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Where do we go from here?


Where do we go from here?

No, this is not merely a reference to the Buffy the Vampire Slayer musical – it is a question that has been bubbling under the surface of the gay and lesbian community, to varying degrees, for quite some time now.

Same-sex marriage has become almost an inevitability across the Western world. Horrified to learn that Australia is now behind even Texas in affording gay and lesbian people the right to marry, I was recently bouyed by an article suggesting that health care was the next frontier in the fight for queer equality. It would seem to me that, once our community overcomes the marriage barrier we have been banging our heads against for the better part of half a century, we must open ourselves up to a much larger, more diverse, but infinitely more complex set of issues to overcome.

I use the term ‘gay and lesbian community’ above intentionally, because these are the people who inherently frame where the debate goes from here. Having all but entirely succeeded in securing the right to marry, we are faced with either resigning ourselves to the white picket fences of our matrimonial dreams or continuing to stand up to queerphobia in every facet of society. Many, I would argue, will see no need to keep rallying, writing letters, picketing homophobes (indeed, some do not see even the need right now). Many will think that equality has been achieved, and that queerphobia is all but dead in the dust as the last vestiges of the older, conservative, bigoted generation slowly fade. This, unfortunately, is very far from reality.

Trans people have known where we should be heading for a while now. In a time when there have been eight reported murders of transgender women in the US alone so far this year (and it is only February); when the suicide of a trans teenager highlights the crucial need for education, parental acceptance, and access to physical and mental health services; when studies find that between 40 to 50 percent of trans people will attempt suicide (14 times higher than their cisgender counterparts); when over 80 percent of transgender youth report being bullied at school. We cannot ignore that queer youth – trans in particular – are being oppressed to the point of illness and death for not conforming to social ideas about gender, and what it means to be a ‘real’ man or woman. We simply cannot erase the fact that this is the same kind of queerphobia that gay and lesbian people have faced for a long time, merely in a different form.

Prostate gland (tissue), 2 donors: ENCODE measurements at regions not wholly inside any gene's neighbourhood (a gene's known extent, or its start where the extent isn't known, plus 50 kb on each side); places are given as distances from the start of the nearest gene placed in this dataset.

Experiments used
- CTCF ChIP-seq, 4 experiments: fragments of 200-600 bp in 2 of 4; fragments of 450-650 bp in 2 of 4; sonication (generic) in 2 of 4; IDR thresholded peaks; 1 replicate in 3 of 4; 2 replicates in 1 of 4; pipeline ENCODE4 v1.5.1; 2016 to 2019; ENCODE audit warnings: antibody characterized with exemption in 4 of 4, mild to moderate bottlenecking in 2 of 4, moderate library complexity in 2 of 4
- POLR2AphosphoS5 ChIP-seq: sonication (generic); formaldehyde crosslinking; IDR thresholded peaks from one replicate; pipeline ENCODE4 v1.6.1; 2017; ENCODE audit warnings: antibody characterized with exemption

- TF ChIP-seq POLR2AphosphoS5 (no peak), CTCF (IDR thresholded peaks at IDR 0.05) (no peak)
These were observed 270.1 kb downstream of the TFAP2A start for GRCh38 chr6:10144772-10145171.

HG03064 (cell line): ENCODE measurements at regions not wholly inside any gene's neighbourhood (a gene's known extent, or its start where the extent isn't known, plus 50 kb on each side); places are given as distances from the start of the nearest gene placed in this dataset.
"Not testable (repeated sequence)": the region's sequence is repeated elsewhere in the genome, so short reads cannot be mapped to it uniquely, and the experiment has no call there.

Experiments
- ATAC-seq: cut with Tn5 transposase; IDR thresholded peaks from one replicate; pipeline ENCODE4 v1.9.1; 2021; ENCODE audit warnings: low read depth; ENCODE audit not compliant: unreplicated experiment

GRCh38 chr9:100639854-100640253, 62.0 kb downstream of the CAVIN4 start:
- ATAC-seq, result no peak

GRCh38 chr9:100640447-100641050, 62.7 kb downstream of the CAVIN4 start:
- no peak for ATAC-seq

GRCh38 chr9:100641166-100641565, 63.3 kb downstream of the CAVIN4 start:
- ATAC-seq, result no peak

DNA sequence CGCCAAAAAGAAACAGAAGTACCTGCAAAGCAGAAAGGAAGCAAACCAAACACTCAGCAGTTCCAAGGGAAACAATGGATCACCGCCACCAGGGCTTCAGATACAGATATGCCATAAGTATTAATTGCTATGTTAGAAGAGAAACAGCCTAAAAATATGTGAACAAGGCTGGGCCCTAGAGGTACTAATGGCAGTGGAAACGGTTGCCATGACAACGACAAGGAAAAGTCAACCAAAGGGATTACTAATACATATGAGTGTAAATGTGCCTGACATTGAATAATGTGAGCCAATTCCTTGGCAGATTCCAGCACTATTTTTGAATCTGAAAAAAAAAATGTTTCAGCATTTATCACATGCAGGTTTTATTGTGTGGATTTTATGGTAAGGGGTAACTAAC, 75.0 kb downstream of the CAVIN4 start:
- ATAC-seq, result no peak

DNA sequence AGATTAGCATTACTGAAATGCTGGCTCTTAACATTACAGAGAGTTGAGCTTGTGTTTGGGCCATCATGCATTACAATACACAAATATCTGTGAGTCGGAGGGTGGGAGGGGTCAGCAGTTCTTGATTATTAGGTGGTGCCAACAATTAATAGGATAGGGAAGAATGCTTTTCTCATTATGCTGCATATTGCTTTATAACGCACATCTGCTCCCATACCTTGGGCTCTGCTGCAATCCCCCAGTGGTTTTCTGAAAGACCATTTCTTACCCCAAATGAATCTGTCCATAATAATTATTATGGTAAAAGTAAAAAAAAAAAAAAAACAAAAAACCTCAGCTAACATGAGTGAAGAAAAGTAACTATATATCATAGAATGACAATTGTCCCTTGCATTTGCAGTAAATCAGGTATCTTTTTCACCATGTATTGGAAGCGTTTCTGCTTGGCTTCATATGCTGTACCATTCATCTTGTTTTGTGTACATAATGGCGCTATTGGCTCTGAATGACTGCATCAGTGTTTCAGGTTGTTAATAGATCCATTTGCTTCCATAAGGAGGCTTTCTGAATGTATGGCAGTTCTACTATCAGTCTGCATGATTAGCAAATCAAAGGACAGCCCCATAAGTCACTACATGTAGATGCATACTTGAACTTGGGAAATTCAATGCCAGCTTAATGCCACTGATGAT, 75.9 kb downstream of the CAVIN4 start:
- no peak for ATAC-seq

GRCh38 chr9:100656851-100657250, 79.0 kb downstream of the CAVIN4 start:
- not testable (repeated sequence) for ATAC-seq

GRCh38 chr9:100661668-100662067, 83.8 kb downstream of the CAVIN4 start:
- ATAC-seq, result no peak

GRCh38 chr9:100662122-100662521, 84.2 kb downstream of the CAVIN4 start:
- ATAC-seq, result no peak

That is only one tip of one iceberg. Queer refugees across the globe are fleeing torture, corrective rape, and execution. This, in the face of countries such as Australia testing the ‘gayness’ of refugees by asking them about their promiscuity or gauging their knowledge of cultural tropes like Madonna, Oscar Wilde, and Bette Midler; or Germany reportedly advising refugees that Uganda (home of the ‘Kill the Gays’ legislation) is a safe place to live for queer people; or the United States deporting a queer refugee, who was then tortured and executed in a Honduran prison. We cannot ignore the fact that we live in a very ‘privileged’ society – one that does not condone our torture, rape, or execution based solely on our gender or sexuality. We owe it to queer refugees to, funnily enough, provide refuge from that level of violent, lethal queerphobia.

As a community, our fight extends beyond the white picket fence. Our straight allies have stood with us in the long, arduous battle to gain rights, whether they be to marry, to adopt, to surrogacy, wills and estates, powers of attorney, or to be free from discrimination in the workplace and the schoolyard. Now, it is our turn – our duty, really – to show that same level of allyship to those in our own community that are facing some of the most abhorrent forms of queerphobic oppression. Oppression that is resulting in their deaths by the droves.

Feature image courtesy of Shutterstock
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Andrew Markey

I am a final year Bachelor of Counterterrorism (Criminology major) student from sunny Western Australia, otherwise referred to as ‘Our Little Slice of Texas’. Since 2007, I have taken up a number of positions within activism and welfare organisations, including National Co-Convenor of the Australian Queer Student Network, National Social Media Manager at the Australian Freethought Student Alliance, and President of the Edith Cowan University Student Guild. I’m keenly interested in the intersection of LGBTQ politics with race, class, and gender; and always aim to apply my academic knowledge to the rights of and issues faced by LGBTQ people globally, specifically in the Middle East, Eastern Europe, and Asia.


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